Cover photo for Marion Cardoza's Obituary
Marion Cardoza Profile Photo

Marion Cardoza

August 15, 1916 — November 29, 2013

Marion Cardoza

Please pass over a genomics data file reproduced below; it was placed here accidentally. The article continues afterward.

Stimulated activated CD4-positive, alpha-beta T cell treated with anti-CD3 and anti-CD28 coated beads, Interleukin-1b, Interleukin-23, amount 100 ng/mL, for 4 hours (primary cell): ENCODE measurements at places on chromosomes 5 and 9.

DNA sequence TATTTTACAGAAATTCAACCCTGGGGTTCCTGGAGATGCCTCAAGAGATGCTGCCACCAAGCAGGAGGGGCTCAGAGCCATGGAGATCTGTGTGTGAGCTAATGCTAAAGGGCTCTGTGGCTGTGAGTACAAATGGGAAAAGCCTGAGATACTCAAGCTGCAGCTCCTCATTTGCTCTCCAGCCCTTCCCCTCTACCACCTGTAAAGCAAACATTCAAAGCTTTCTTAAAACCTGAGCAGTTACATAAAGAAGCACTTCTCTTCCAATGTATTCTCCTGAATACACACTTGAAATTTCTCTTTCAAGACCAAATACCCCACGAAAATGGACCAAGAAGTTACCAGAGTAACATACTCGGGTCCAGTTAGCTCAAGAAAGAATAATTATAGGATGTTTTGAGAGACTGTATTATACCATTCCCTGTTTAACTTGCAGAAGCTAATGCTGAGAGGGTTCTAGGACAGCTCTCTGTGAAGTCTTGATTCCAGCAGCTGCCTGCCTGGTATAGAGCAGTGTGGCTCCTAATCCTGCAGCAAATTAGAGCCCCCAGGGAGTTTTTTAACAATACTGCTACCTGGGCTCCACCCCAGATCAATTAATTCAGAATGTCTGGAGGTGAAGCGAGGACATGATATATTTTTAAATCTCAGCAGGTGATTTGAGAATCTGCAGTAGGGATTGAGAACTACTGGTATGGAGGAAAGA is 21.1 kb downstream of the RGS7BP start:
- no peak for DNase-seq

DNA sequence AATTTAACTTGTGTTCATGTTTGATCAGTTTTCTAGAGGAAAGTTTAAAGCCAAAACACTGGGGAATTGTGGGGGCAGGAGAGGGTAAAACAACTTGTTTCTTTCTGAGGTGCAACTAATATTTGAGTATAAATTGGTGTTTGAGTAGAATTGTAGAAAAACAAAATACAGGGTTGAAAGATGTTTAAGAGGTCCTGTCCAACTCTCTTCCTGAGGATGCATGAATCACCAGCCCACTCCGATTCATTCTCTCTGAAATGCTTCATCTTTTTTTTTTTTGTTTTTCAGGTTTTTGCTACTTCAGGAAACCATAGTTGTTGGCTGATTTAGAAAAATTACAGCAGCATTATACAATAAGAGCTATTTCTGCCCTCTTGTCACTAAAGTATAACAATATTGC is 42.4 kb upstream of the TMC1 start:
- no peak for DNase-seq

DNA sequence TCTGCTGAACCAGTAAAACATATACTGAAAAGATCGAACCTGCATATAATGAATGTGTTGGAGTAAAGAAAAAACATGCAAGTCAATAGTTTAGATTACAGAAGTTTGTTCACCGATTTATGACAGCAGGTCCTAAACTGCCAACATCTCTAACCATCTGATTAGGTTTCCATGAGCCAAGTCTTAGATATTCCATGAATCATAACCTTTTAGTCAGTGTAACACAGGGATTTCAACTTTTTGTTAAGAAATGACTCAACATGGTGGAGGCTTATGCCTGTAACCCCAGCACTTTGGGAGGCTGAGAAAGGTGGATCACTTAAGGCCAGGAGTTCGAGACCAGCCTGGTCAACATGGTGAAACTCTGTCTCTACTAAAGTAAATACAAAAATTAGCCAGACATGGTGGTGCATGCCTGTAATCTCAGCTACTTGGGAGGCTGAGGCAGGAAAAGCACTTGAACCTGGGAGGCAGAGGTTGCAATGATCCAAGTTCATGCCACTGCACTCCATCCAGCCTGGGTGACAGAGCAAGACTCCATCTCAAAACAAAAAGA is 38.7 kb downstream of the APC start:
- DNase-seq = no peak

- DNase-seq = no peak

Marion Ella Cardoza went peacefully on her journey November 29, 2013 in Pueblo, Colorado. She was born August 15, 1916 in Rotterdam, New York. She was raised in a rich mixture of Thomson family farms and a few towns in upstate New York, with memories that lasted a lifetime. She, her parents, brother and sister moved to southern California in 1935 for a fresh start, and a whole new set of experiences. She was preceded in death by her parents, George and Emily (Thomson) Kemner; sister Gladys (Kemner) Van Vliet; brother Don Kemner; nephews Phil Van Vliet and Paul Kemner; step-daughter-in-law Judy Cardoza; husbands Glen Douglas and Antone Cardoza; all of her first cousins and most of her old friends. Marion is survived by her sons Larry Douglas of Portola, California and Steve Douglas (partner Pam Kubly) of Beulah, Colorado; step-son Steve Cardoza of Modesto, California; “adopted daughter”/friend Judy Pepper of Chico, California; nephew Gary Lewis (wife Jeannette and their blended family) of California City, California; nieces Sylvia (Kemner) Reed of Blanding, Utah and Donna (Kemner) Massey and her family (husband Winston, children Bart, Stefanie and Chris – and their children) of Flagstaff and Phoenix, Arizona; grandchildren Jason Douglas of Eureka, California, Amy (Douglas) Dipman (husband Scott and their children Alex, Nathan and Gloria) of Santa Rosa, California and Elizabeth (Douglas) Delima (husband Anthony) of Cotati, California; step-grandchildren Tony Cardoza of Modesto, California and Nichole (Cardoza) Kasprzyk (husband Markus and their children Cameron and Parker Ryan) of Turlock, California; and old friends Bob & Ermalee, Sue & Cookie, Henry, Betty, Vivian, Gloria, Bill, Pat and others we’ve surely missed. Caregiver and friend Anita Smith of Pueblo, Colorado made her life easier, as Marion strove to live out her time in her own home. That wasn’t possible the last couple of months. Marion’s family is grateful for the fine care given her then by staff of the Life Care Center of Pueblo and the Sangre de Cristo Hospice and Palliative Care of Pueblo. Marion loved life and nature. She loved to swim and dance. She loved raising her boys and her work-life in business, where she started as a clerk and retired as an assistant vice-president and personnel officer for the Sonoma Mortgage Corporation Branch of the Wells Fargo Bank. Her love of nature, children and teddy bears was reflected in her china painting. She loved interacting with others. She stayed informed of current events and voted faithfully for candidates and issues she believed in. She looked forward to things ranging from changes in the seasons to other people’s birthdays (when she would call them and sing “Happy Birthday” in a voice that was long on feeling and short on pitch). Her faith and spirit remained strong, even as her body grew frail. For decades Marion refused to tell anyone her age, stating that “age is a number and mine is unlisted”. This was not because of vanity, but rather because she objected to the way people were often “pigeon-holed” based on their age instead of being valued for their capabilities. She was not perfect, but she was what she was ... pretty special in most ways. Marion was part of a family that moved a lot for a variety of reasons. That put many miles between her and most of her family and old friends. She stayed in touch via cards and telephone calls, and greatly appreciated visits, calls and cards from those who stayed close, in spite of miles and time apart ... still keeping a special place in her thoughts and heart for the rest. To all she would say “enjoy your life” ... find meaning in how you live that life ... for yourselves and for others. At her request, there will be no service. Online condolences at DavisMortuary.com.
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